1. Agriculture World

Solar Panels that can Capture Water Vapour to Grow Crops in Desert

The WEC2P system consists of a solar photovoltaic panel mounted on top of a layer of hydrogel, which is mounted on top of a large metal box to condense and collect water. Wang and his colleagues previously developed the hydrogel, which can effectively absorb water vapour from ambient air and release the water content when heated.

Shivam Dwivedi
Solar Panels in Desert Areas
Solar Panels in Desert Areas

Scientists in Saudi Arabia developed a solar-powered system that successfully grows spinach by drawing water from the air while producing electricity using a novel hydrogel. The proof-of-concept design, published March 1 in the journal Cell Reports Physical Science, provides a sustainable, low-cost strategy for improving food and water security in dry-climate regions.

WEC2P System

"A fraction of the world's population still lacks access to clean water or green energy, and many of them live in rural areas with arid or semi-arid climates," says senior author Peng Wang, an environmental science and engineering professor at King Abdullah University of Science and Technology (KAUST). "Our design extracts water from air using clean energy that would otherwise be wasted, and it is suitable for decentralized, small-scale farms in remote places like deserts and oceanic islands."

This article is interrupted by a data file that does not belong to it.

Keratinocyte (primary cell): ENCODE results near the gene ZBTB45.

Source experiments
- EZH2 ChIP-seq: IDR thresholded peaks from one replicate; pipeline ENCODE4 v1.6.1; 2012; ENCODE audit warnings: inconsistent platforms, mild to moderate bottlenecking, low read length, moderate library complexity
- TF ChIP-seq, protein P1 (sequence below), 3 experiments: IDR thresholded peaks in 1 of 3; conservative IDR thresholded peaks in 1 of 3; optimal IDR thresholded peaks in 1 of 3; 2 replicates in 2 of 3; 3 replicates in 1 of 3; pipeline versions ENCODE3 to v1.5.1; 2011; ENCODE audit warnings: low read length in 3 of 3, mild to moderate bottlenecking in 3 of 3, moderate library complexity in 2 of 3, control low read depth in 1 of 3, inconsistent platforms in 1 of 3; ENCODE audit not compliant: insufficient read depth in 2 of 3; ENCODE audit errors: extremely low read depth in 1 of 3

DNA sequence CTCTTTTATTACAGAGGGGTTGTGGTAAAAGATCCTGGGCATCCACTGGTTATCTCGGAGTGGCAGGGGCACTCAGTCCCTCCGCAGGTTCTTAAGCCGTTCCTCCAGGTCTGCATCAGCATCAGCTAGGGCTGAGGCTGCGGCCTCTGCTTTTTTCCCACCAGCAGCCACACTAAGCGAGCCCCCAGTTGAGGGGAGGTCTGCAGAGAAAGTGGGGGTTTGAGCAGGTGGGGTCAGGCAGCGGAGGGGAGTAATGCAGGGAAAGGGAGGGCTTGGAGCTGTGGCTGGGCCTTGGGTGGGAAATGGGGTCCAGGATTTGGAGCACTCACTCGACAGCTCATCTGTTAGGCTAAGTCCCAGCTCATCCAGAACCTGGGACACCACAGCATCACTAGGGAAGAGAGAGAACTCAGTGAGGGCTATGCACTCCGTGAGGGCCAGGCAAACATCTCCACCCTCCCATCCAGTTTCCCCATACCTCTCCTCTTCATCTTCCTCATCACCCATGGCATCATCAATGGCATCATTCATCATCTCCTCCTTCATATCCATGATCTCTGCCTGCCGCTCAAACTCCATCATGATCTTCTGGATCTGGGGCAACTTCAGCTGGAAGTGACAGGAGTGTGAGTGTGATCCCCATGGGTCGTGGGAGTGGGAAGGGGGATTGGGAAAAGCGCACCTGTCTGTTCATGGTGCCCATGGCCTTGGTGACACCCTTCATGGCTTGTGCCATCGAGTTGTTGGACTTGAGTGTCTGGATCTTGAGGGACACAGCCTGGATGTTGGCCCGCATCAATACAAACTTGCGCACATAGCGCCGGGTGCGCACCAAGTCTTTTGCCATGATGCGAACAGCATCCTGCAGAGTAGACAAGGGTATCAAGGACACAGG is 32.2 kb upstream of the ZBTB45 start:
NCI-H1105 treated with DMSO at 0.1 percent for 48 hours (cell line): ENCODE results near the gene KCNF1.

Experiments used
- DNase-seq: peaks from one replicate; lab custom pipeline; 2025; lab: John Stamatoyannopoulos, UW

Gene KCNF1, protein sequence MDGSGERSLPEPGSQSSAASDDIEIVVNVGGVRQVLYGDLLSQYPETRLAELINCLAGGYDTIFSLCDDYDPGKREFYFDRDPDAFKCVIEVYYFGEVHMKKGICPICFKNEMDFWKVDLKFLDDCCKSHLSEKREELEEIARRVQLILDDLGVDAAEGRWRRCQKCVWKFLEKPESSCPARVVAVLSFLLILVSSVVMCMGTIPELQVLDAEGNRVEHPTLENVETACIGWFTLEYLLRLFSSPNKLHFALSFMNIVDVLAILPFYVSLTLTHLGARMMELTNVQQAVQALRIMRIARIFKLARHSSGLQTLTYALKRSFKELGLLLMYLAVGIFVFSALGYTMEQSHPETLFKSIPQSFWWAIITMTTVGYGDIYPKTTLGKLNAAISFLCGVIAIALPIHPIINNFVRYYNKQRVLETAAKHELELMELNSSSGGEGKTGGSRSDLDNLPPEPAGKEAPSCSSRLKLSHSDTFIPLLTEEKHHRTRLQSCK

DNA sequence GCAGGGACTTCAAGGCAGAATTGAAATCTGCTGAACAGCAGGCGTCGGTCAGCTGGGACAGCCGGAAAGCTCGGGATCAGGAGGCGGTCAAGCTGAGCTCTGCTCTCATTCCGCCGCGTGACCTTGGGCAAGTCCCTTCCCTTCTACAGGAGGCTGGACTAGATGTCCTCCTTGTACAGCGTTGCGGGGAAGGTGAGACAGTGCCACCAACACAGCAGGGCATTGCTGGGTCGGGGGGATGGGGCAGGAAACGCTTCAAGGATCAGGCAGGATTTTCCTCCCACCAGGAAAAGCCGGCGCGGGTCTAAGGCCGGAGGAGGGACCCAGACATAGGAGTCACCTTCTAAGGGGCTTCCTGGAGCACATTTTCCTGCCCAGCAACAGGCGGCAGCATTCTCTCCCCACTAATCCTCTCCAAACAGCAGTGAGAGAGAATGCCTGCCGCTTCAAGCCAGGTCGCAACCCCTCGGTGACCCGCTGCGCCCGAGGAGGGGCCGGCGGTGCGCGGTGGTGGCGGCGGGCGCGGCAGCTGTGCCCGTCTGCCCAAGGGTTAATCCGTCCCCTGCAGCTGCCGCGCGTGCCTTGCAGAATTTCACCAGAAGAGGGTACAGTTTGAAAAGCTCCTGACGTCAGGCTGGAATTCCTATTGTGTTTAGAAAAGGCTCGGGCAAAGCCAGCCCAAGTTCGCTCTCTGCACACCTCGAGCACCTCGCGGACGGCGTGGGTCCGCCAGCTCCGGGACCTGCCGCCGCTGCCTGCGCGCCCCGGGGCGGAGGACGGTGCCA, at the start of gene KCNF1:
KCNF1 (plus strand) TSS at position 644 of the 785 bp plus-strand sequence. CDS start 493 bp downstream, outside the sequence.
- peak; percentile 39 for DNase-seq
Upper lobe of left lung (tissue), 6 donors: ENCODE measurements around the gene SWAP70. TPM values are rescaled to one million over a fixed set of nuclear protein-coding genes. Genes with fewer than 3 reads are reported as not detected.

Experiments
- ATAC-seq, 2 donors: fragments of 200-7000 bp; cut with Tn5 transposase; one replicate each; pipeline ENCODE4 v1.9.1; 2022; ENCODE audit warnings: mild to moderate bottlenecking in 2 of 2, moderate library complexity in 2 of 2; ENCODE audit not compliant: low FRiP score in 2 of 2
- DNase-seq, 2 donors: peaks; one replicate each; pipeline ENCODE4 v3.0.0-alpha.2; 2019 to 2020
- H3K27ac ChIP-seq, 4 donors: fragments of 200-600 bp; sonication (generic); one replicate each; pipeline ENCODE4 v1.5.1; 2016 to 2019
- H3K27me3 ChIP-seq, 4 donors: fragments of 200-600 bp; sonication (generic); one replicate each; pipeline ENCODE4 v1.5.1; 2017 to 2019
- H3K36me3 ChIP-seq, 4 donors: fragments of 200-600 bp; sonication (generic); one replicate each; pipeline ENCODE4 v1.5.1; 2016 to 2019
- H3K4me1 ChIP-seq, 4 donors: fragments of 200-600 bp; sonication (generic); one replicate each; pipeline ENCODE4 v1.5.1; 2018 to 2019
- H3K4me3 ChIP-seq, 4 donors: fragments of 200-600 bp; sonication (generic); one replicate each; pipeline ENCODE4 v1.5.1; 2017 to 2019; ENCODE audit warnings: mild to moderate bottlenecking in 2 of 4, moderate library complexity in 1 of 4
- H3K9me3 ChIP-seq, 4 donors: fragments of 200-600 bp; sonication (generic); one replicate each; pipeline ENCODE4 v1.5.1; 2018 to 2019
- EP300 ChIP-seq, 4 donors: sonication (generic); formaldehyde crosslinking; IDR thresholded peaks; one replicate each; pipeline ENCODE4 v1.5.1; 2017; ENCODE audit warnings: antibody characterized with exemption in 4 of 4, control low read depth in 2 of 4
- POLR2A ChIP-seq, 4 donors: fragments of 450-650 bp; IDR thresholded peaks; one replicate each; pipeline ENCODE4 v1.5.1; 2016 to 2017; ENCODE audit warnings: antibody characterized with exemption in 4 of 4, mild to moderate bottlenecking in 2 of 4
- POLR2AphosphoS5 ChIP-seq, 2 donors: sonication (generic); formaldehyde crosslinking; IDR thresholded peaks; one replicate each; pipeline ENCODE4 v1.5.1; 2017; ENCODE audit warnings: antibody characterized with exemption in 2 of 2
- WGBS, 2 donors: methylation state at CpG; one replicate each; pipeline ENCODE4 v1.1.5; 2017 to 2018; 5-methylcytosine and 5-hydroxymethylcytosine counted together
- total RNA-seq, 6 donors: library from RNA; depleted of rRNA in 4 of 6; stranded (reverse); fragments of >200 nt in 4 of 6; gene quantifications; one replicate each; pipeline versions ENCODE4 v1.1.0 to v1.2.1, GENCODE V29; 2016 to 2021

The WEC2P system consists of a solar photovoltaic panel mounted on top of a layer of hydrogel, which is mounted on top of a large metal box to condense and collect water. Wang and his colleagues previously developed the hydrogel, which can effectively absorb water vapour from ambient air and release the water content when heated.

The researchers used waste heat generated by solar panels to drive absorbed water out of the hydrogel. The vapour is collected and condensed into water in the metal box below. Alternatively, by absorbing heat and lowering the temperature of the panels, the hydrogel increases the efficiency of solar photovoltaic panels by up to 9%.

The team used WEC2P to conduct a plant-growing experiment in Saudi Arabia for two weeks in June when the weather was extremely hot. They irrigated 60 water spinach seeds planted in a plastic plant-growing box using only water collected from the air.

During the experiment, the solar panel, which was about the size of the top of a student desk, produced 1,519 watt-hours of electricity, and 57 of 60 water spinach seeds sprouted and grew normally to 18 centimeters. Over the course of two weeks, approximately 2 litres of water were condensed from the hydrogel.

"Our goal is to create an integrated system of clean energy, water, and food production, particularly the water-creation component in our design, which differentiates us from current agro-photovoltaics," Wang says. The team intends to develop a better hydrogel that can absorb more water from the air in order to turn the proof-of-concept design into a commercial product.

"Making sure everyone on Earth has access to clean water and affordable clean energy is one of the United Nations' Sustainable Development Goals," Wang says. "I'm hoping that our design can be a decentralised power and water system for lighting homes and watering crops." The King Abdullah University of Science and Technology provided financial assistance to the researchers.

(Source: Cell Press)

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